Damien: It’s a good question. I did this book in part to learn how to do a book. It’s something I’ve wanted to do. I ended up choosing a challenge that was more than I even expected, trying to blend memoir and social science and history. It was enormously challenging. The next book I’ve thought about, it would either be something that’s very straight journalism, very clear around — it could be anything from changing geopolitics to demographics, something that’s reportage but with a clear nonfiction “here are ten chapters and ten places” structure, or something that is more argumentative and that has a clear point of view and, again, is less about me, basically. I think I’m done for a bit writing as directly about me. I do think I learned a ton. Writing a book like this when you’re used to writing the kind of formal pieces that are required of The New York Times opens up your writerly-ness, I suppose, a bit. I feel like I’ve actually taken a lot of what I’ve learned from writing the book in terms of style, in terms of finding that balance between my own perspective and third-person perspective and actually put it into The Times. I have a big travel piece coming out that’s about our family road trip to Western Australia in a van. In many ways, it feels like an extension of the book. I’m finding ways to insert some of what I’ve learned in other writing too.

Zibby: If The Times needs an essay about traveling to Tokyo with kids, I just wrote one.

Damien: Oh, really? Tokyo’s great. Tokyo’s amazing. I was there in January with the family too. It was amazing. Great city.

Zibby: We survived. That’s amazing. In the beginning of the book, you very quickly skate past the loss of your mother, which I imagine brings up much more than you wrote about, perhaps on purpose. You wrote about how she had been hit by a car tragically trying to get back to a halfway house and her drug addiction and everything. I was wondering if you are willing to talk about that. You totally don’t have to.

Damien: I’m happy to. My mother was this figure who was in and out of my life. My father was much more present. Although, the way he describes it, the way he ended up with me was just that he was slightly less messed up than she was. They were hippies who met in Jamaica, married literally six weeks after they laid eyes on each other. I think the probability of the marriage working out was low from the start, but they ended up with me. My mother was always trying to figure out how to live this creative, wild life and yet also be a parent. At various points, she did it well. At various points, she did not. As she got older and I got older, my grandparents basically said, okay, now it’s up to you to help manage this situation. I learned a lot at that point about what it means to not just be a child, but also almost be a parent for a parent. She was evicted. Getting her into halfway houses and doing all of these things was really challenging for me. I do think when you go through these difficult circumstances — there’s a little hint of this in some of the research in the book. A little bit of adversity actually makes you a better person. In some ways, I think I learned how to deal with that.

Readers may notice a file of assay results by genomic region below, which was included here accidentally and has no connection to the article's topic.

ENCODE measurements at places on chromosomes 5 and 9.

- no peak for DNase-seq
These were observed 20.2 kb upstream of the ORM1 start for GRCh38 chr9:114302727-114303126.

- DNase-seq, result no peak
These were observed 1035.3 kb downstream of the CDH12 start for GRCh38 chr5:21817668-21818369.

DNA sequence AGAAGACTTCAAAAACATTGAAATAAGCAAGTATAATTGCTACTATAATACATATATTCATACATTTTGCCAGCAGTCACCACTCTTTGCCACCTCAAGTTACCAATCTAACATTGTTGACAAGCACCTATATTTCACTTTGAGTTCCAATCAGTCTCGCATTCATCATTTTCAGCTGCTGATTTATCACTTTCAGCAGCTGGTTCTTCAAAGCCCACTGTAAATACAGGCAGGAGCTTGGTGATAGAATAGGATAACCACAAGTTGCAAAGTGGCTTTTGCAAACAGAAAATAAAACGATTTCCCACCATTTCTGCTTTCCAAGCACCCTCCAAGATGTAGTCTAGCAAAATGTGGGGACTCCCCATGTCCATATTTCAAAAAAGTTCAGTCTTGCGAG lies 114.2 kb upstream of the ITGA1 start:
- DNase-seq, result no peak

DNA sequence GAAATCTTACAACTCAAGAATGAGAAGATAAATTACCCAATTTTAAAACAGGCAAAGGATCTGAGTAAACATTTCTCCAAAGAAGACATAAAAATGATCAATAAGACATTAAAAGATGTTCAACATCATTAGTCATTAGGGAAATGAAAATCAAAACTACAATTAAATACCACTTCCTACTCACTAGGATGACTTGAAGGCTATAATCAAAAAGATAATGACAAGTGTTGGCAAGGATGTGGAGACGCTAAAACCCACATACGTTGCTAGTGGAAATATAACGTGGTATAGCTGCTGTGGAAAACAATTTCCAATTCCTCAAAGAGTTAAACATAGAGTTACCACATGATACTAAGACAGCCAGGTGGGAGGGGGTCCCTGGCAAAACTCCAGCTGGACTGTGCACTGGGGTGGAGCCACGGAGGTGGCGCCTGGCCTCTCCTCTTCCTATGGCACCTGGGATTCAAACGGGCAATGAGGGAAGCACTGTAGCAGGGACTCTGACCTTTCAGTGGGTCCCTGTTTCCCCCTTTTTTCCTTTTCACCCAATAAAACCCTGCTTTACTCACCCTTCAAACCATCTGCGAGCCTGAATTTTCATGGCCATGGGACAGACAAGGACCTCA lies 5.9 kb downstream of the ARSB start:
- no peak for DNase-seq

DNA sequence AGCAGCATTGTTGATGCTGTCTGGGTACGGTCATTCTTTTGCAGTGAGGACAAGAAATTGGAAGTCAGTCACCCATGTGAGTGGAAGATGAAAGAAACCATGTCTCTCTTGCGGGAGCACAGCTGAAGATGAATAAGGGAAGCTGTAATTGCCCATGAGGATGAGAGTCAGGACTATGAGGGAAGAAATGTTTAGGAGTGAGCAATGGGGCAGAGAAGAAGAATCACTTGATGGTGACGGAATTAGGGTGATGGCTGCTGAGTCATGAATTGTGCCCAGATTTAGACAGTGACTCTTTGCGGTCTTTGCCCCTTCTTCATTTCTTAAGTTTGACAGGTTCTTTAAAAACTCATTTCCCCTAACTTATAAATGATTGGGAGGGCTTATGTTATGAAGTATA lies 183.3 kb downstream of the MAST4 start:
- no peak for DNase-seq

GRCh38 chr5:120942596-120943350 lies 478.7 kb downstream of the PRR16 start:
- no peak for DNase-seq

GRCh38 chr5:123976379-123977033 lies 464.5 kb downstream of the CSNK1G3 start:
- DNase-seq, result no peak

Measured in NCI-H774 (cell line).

As a journalist, it opens up a whole nother range of humanity who I can connect with and who I can talk to. Whether it’s in the streets of some poor town in New Jersey or Haiti after an earthquake or Iraq in the war, the heart that I think I have for journalism and telling stories, sometimes I feel like people can sense that there’s this sort of hairline fracture in my soul that comes from my mother and that they can connect with me. Despite that New York Times title, there’s something different about this person. To some degree, I think of that as a gift that my mother gave me without really intending to, but it took a while to get there. Having that sort of experience of it — it’s funny, just the other day, I was cleaning out some of my old files and found all these notes that I had taken when she was calling me and in the midst of difficult times. There’s almost a humor in it too. In some ways, I think I’ve gotten to a place where I’m able to appreciate just how much she tried to live her life. Her death was a surprise, but in some ways, it’s a miracle she got as far as she did. She had a toughness to her, too, that I always appreciate as well.